Mind & Body

What do you think?

 | November 1, 2010

In nearly each one of my articles there’s reference made to some aspect of the Three Principles as revealed by Sydney Banks. These principles, which consist of mind, consciousness and thought, describe how we, as humans, function psychologically and spiritually. They describe how our moment-to-moment experience occurs.

These principles are, at the same time, both simple and profound. They’re simple in that they describe a truth that’s always been in existence but until quite recently not readily understood or articulated. They’re profound in that they explain our experience of reality and how it varies from one individual to another. Profound, too, in that they offer a new paradigm, a new way to address the human experience. It can be seen clearly for what it is . . . a totally inside-out experience.

This understanding is a 180-degree turn away from traditional understanding of how we “tick”. Previously it’s been considered a truth that outside events were pivotal factors in our sense of well-being. When we encountered life’s challenges, from the “small stuff” to the “big stuff”, it was perceived as an outside-in causal event. Whether it was lost keys, a defeat at tennis, the loss of a job or breakup of a relationship, most of us didn’t understand our role in the creation of our response-ability to the situation.

We’ve all heard about the “glass half full” theory. Most of us have known people who seemed naturally blessed with a gift of optimism and good humour. We’ve also known people whose perspective seemed to be seen through a permanently clouded lens, one of pessimism and doubt. What’s truly revolutionary about the Three Principles is that they explain our individual differences in state of mind, not by an outside event or by a “personality type”, but by a thought. We cannot have an experience that isn’t created by a thought. We all have a feeling laminated to each thought. We’re all just a thought away from a good feeling.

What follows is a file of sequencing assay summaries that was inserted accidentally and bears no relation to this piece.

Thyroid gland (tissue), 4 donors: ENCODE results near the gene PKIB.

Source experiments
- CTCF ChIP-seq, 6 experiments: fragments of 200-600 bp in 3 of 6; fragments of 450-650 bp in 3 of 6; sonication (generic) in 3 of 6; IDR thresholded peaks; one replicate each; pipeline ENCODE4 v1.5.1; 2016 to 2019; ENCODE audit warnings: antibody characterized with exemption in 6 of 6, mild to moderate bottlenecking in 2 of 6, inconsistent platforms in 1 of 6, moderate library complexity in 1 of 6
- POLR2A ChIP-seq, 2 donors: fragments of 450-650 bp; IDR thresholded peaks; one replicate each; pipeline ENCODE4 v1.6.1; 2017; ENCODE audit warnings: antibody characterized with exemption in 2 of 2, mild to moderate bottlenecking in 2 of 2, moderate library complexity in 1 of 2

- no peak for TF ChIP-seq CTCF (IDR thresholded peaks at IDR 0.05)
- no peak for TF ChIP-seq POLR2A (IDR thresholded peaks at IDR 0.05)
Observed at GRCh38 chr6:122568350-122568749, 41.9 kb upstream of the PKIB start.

Perhaps that may sound somewhat like Pollyanna, but there’s a growing body of evidence supporting the scientific truth about thought. It’s been shown that in communities where poverty and violence are a way of life, changing the outside (living conditions, financial subsidies etc.) doesn’t have a long-term benefit. Helping people to realize their innate health and the potential for well-being changes lives. Inmates who recognize the inside-out nature of life and their capacity for wisdom and common sense are able to let go of past anger and hurt and live in a good feeling more of the time. They recognize the real prison is not their cell but their thinking.

Many thousands have experienced the dramatic freedom to choose well-being, wisdom and calm more of the time. That possibility is available to everyone regardless of current circumstances.

What do you think?

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